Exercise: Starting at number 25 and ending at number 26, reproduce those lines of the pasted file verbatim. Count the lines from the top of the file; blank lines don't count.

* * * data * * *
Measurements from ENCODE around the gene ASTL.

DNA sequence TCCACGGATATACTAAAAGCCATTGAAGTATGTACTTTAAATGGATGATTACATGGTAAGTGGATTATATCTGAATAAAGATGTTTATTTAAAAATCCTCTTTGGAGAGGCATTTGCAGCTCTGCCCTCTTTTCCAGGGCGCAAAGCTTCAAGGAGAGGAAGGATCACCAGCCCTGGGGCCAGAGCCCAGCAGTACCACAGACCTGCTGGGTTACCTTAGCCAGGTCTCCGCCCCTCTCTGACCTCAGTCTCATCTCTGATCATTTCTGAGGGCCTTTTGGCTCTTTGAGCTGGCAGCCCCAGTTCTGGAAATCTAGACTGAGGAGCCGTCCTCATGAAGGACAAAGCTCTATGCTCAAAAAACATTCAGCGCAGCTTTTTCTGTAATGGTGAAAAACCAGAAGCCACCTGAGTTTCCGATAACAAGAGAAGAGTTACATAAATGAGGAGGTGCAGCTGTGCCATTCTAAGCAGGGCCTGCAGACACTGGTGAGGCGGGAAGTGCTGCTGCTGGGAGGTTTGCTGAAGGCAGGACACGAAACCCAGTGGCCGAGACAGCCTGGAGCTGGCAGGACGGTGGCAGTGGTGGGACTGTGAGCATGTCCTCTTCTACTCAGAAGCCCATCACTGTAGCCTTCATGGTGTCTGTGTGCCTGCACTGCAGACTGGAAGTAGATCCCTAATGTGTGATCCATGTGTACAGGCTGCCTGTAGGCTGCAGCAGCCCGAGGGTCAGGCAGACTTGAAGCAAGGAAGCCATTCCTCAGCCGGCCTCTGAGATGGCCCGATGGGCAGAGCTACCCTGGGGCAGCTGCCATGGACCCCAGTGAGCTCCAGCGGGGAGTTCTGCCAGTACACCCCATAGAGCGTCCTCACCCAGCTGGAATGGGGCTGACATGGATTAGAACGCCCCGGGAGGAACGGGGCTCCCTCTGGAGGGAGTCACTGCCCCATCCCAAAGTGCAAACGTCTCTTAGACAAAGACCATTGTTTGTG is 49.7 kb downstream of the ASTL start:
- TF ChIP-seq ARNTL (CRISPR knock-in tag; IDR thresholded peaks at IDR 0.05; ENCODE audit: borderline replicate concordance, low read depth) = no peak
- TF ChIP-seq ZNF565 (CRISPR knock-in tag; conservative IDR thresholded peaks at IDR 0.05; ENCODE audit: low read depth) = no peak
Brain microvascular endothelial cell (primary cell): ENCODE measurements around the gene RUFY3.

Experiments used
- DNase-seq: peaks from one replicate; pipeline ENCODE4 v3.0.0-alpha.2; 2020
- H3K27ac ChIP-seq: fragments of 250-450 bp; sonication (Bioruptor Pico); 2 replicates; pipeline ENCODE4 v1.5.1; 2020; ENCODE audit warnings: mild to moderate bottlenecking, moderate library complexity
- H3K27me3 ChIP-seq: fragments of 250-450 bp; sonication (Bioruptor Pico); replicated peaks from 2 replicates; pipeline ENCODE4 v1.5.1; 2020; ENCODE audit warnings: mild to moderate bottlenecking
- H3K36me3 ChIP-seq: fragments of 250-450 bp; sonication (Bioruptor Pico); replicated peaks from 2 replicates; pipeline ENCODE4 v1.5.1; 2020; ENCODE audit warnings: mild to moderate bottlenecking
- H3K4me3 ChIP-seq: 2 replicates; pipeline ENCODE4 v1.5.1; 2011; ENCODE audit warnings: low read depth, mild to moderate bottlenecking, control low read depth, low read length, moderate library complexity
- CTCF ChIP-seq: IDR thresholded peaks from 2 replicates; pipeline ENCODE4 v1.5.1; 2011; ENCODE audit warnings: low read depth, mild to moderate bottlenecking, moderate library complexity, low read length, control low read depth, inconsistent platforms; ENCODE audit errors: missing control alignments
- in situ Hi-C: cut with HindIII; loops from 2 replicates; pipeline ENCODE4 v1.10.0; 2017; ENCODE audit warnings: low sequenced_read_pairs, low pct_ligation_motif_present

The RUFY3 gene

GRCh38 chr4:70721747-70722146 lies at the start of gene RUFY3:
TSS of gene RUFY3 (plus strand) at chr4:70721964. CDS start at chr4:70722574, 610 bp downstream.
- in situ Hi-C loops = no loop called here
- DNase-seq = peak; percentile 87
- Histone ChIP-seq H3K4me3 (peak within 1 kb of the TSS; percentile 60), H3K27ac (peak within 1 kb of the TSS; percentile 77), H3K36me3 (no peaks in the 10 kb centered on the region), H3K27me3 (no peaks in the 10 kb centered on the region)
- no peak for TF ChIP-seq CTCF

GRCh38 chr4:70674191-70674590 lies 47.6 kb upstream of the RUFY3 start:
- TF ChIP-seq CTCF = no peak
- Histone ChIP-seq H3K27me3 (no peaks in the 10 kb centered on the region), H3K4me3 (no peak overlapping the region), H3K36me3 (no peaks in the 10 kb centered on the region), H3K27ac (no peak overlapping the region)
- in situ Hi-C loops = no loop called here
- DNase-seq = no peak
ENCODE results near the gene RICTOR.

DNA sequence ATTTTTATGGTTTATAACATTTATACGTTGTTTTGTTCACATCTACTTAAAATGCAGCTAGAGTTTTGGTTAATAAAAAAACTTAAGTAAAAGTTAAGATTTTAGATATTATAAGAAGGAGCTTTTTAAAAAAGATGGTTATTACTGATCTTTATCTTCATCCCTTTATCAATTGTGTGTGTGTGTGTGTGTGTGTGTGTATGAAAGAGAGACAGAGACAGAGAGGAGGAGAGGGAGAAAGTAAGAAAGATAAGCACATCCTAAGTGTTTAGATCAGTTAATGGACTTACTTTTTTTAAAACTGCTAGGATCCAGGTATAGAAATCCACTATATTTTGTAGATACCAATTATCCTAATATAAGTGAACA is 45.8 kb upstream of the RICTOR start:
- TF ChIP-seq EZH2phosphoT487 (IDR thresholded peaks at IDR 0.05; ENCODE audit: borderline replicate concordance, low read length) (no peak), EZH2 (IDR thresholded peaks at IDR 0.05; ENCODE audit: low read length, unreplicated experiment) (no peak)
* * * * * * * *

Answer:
- DNase-seq = no peak
ENCODE results near the gene RICTOR.